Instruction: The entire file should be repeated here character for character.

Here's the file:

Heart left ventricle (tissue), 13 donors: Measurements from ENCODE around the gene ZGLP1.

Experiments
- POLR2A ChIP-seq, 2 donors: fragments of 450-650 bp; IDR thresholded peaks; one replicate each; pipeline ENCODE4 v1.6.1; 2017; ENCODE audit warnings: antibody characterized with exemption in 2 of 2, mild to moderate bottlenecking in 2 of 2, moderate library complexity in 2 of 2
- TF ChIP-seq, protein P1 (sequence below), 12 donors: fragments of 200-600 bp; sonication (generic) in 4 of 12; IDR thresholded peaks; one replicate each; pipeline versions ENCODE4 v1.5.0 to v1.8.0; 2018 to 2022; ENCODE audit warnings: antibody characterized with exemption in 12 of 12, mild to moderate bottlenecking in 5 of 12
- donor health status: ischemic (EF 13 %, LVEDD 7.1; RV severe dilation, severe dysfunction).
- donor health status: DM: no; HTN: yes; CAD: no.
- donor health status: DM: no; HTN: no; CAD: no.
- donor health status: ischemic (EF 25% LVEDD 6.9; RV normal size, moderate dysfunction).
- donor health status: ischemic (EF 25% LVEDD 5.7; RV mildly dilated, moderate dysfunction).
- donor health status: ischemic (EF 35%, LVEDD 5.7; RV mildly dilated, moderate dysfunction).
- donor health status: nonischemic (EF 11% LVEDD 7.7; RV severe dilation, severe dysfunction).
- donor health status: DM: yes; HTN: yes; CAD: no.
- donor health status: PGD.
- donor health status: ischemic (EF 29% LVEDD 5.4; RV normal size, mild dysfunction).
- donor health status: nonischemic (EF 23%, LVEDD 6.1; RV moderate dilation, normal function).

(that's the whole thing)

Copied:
Heart left ventricle (tissue), 13 donors: Measurements from ENCODE around the gene ZGLP1.

Experiments
- POLR2A ChIP-seq, 2 donors: fragments of 450-650 bp; IDR thresholded peaks; one replicate each; pipeline ENCODE4 v1.6.1; 2017; ENCODE audit warnings: antibody characterized with exemption in 2 of 2, mild to moderate bottlenecking in 2 of 2, moderate library complexity in 2 of 2
- TF ChIP-seq, protein P1 (sequence below), 12 donors: fragments of 200-600 bp; sonication (generic) in 4 of 12; IDR thresholded peaks; one replicate each; pipeline versions ENCODE4 v1.5.0 to v1.8.0; 2018 to 2022; ENCODE audit warnings: antibody characterized with exemption in 12 of 12, mild to moderate bottlenecking in 5 of 12
- donor health status: ischemic (EF 13 %, LVEDD 7.1; RV severe dilation, severe dysfunction).
- donor health status: DM: no; HTN: yes; CAD: no.
- donor health status: DM: no; HTN: no; CAD: no.
- donor health status: ischemic (EF 25% LVEDD 6.9; RV normal size, moderate dysfunction).
- donor health status: ischemic (EF 25% LVEDD 5.7; RV mildly dilated, moderate dysfunction).
- donor health status: ischemic (EF 35%, LVEDD 5.7; RV mildly dilated, moderate dysfunction).
- donor health status: nonischemic (EF 11% LVEDD 7.7; RV severe dilation, severe dysfunction).
- donor health status: DM: yes; HTN: yes; CAD: no.
- donor health status: PGD.
- donor health status: ischemic (EF 29% LVEDD 5.4; RV normal size, mild dysfunction).
- donor health status: nonischemic (EF 23%, LVEDD 6.1; RV moderate dilation, normal function).